Munechild, Alone on the Crag
By Robin Ecoeur
My music is just something that I'd love to hear on the radio. I write and record all of the songs, with some engineering help from my friends. I started recording music under Low Mood, when I was super into Joy Division and Beach Fossils. Later on I started to formulate my own sound and that was around the time I recorded Casino. My goals are to play at music festivals and venues across the world, to influence every person with dreams to pursue them, to start making clothes, and to film a couple movies.
Casino was one of the first projects I recorded that I feel expressed a lot of growth. I was in a really, really great place when I recorded that EP. I feel like there's a lot of good vibes attached to that project. I also discovered a lot of new artists during that time, who I feel helped guide me to find my own sound. Mac DeMarco was a huge influence on Casino.
Mune Mentality along with Tsunami, are both going to be on the new album. They both express a reflection of where I've been in the past year. Mune Mentality tells you that I'm trying my best to finish this record, and that I hope I can get it out as soon as possible.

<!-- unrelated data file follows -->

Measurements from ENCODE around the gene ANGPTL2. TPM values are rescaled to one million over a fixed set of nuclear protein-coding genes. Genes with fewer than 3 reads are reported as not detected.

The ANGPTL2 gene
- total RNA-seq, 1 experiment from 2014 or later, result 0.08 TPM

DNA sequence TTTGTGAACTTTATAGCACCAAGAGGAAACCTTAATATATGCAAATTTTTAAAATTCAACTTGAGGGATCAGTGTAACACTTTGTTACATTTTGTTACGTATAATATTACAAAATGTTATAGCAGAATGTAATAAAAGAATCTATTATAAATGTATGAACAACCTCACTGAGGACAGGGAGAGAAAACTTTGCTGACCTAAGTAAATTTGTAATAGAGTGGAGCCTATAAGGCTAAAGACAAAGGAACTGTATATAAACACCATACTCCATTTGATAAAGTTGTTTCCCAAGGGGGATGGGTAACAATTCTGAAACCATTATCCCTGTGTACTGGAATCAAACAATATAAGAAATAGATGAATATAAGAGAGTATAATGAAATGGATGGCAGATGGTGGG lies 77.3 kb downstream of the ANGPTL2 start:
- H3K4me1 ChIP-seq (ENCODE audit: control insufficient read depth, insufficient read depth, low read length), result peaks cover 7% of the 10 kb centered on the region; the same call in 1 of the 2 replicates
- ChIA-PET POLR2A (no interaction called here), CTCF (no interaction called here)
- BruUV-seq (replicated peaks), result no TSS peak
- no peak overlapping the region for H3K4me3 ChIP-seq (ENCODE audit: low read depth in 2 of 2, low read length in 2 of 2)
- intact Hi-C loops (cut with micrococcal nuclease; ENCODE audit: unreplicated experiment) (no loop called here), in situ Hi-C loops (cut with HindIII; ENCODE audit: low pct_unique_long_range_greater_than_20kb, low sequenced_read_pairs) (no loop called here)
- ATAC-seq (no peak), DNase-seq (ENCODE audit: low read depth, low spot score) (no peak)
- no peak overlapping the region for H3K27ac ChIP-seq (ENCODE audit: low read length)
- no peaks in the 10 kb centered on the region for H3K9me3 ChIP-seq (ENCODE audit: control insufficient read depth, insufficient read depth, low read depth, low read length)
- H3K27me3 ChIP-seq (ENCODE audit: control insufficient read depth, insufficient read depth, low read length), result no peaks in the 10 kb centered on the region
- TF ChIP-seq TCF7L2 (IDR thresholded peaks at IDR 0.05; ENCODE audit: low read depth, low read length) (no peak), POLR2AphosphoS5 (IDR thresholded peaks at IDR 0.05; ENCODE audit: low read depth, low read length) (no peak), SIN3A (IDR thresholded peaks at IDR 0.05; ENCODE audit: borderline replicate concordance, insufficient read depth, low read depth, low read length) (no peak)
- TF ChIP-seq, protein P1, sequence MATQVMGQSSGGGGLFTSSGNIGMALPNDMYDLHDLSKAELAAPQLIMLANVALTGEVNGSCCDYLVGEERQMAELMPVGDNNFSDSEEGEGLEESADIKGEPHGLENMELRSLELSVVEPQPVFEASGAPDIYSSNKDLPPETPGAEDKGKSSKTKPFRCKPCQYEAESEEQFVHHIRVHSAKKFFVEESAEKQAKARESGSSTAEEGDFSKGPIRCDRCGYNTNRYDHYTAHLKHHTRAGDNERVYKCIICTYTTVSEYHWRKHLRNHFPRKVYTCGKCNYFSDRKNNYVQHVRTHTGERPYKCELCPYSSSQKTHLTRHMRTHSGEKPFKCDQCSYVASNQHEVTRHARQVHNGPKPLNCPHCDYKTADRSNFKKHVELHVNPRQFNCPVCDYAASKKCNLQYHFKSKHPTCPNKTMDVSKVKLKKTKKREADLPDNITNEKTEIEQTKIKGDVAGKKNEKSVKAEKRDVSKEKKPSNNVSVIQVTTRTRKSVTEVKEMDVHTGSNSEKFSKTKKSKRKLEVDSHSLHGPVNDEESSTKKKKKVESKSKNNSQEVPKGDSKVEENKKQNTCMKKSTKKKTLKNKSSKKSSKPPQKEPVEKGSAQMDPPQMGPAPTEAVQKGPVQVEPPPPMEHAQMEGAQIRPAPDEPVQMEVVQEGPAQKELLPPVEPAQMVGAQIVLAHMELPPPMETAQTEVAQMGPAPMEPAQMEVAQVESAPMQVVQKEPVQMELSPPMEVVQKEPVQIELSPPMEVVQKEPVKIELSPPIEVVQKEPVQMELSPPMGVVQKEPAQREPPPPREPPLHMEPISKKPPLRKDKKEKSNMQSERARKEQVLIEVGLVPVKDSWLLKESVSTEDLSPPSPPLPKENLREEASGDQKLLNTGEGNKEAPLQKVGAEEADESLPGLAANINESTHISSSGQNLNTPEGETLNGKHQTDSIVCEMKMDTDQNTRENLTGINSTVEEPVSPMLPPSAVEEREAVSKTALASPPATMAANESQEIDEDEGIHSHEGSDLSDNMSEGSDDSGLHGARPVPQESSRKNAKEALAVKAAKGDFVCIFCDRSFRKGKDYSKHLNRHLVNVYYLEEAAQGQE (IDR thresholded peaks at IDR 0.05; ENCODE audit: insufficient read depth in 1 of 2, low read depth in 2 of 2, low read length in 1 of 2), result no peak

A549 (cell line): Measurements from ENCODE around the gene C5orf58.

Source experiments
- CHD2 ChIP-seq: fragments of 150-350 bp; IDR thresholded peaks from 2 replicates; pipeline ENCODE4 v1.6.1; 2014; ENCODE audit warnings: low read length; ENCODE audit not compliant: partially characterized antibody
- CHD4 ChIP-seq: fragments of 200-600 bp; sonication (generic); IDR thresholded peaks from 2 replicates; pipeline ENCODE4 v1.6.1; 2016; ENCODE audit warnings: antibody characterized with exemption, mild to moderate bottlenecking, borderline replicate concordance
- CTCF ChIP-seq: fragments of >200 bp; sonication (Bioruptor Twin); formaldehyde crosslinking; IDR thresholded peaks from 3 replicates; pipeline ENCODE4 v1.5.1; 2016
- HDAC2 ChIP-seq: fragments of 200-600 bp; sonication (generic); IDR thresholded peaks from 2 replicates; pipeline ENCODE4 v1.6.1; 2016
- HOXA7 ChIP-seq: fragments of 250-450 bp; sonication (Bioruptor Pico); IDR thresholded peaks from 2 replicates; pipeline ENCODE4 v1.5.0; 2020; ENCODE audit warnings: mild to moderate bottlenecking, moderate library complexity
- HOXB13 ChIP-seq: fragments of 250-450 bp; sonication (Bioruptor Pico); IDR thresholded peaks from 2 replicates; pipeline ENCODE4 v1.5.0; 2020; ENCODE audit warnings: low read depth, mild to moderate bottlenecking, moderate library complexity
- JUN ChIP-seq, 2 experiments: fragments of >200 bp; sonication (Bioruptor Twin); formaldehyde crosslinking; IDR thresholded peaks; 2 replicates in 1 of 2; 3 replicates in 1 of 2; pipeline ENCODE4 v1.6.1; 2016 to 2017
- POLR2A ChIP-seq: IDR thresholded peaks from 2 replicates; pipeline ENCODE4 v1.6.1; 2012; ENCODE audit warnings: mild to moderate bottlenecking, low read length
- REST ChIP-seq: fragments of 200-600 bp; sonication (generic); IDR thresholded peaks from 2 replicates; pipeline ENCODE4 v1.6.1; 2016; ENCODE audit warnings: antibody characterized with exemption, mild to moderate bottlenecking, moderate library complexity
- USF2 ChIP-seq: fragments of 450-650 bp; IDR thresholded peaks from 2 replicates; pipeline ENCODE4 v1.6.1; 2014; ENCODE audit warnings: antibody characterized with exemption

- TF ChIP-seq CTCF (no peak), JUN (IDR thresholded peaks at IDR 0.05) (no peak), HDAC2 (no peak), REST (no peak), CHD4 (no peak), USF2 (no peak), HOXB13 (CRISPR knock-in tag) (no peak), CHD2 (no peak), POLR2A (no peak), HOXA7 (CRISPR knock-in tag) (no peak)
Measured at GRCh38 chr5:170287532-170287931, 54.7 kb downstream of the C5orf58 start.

"Walking on the the boardwalk with your loved ones and hearing somber guitar melodies ringing in your head - in which they originate from the Mune".
3rd Opinion: Munechild sounds profoundly alone and on the edge of melting point. This sort of loneliness, pure and beautiful, is almost pastoral. He's managed to assemble a haunting, singular voice, accompanied by jazz chords on a broken-sounding electric guitar, quiet, sputtering with drum loops and a blank wall of reverb. That's Sacramento based Munechild's magic trick; his secret. Amazon Hippie taken from his latest EP Casino further expresses the anxious and contemplative, as though referencing a love long since passed. The pensive guitar lines have something to do with the feeling, perhaps because Isaiah's detached vocals are too plaintive to display the exuberance of romance.
So what about the new track Mune Mentality? First of all, the wall of reverb is gone, leaving space for his voice to be up front rather than hidden in the background. The guitar lines are richer and brighter, echoing bands like Real Estate. And though on Tsunami his vocals are almost too up front, preventing the melody to breath, a sense of profound sadness and melancholy is prevalent throughout his music. It's enjoyable, and that his magic. However, though I enjoy the music, I can't help but feel it misses another trick for me, where I become inspired and amazed.